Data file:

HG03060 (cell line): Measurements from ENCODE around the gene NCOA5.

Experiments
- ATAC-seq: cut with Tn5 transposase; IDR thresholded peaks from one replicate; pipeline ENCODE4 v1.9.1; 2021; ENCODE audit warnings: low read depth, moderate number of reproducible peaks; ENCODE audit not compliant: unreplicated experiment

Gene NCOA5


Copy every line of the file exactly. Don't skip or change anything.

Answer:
HG03060 (cell line): Measurements from ENCODE around the gene NCOA5.

Experiments
- ATAC-seq: cut with Tn5 transposase; IDR thresholded peaks from one replicate; pipeline ENCODE4 v1.9.1; 2021; ENCODE audit warnings: low read depth, moderate number of reproducible peaks; ENCODE audit not compliant: unreplicated experiment

Gene NCOA5